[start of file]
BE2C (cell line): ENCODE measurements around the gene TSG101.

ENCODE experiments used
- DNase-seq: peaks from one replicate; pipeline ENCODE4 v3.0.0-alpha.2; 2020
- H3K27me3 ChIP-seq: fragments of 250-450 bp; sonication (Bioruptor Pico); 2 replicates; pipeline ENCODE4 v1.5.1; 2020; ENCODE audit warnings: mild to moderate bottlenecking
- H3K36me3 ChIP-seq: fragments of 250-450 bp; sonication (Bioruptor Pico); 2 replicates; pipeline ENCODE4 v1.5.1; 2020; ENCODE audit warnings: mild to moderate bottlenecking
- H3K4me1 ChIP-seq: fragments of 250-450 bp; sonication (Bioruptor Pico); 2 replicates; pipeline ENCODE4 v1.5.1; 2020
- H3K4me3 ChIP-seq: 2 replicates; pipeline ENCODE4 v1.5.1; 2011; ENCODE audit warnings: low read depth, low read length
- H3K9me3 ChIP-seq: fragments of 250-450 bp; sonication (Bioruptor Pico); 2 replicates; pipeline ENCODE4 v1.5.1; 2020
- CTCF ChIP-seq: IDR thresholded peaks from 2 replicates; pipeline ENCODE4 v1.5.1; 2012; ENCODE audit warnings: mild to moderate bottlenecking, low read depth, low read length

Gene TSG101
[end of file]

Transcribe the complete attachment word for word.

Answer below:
BE2C (cell line): ENCODE measurements around the gene TSG101.

ENCODE experiments used
- DNase-seq: peaks from one replicate; pipeline ENCODE4 v3.0.0-alpha.2; 2020
- H3K27me3 ChIP-seq: fragments of 250-450 bp; sonication (Bioruptor Pico); 2 replicates; pipeline ENCODE4 v1.5.1; 2020; ENCODE audit warnings: mild to moderate bottlenecking
- H3K36me3 ChIP-seq: fragments of 250-450 bp; sonication (Bioruptor Pico); 2 replicates; pipeline ENCODE4 v1.5.1; 2020; ENCODE audit warnings: mild to moderate bottlenecking
- H3K4me1 ChIP-seq: fragments of 250-450 bp; sonication (Bioruptor Pico); 2 replicates; pipeline ENCODE4 v1.5.1; 2020
- H3K4me3 ChIP-seq: 2 replicates; pipeline ENCODE4 v1.5.1; 2011; ENCODE audit warnings: low read depth, low read length
- H3K9me3 ChIP-seq: fragments of 250-450 bp; sonication (Bioruptor Pico); 2 replicates; pipeline ENCODE4 v1.5.1; 2020
- CTCF ChIP-seq: IDR thresholded peaks from 2 replicates; pipeline ENCODE4 v1.5.1; 2012; ENCODE audit warnings: mild to moderate bottlenecking, low read depth, low read length

Gene TSG101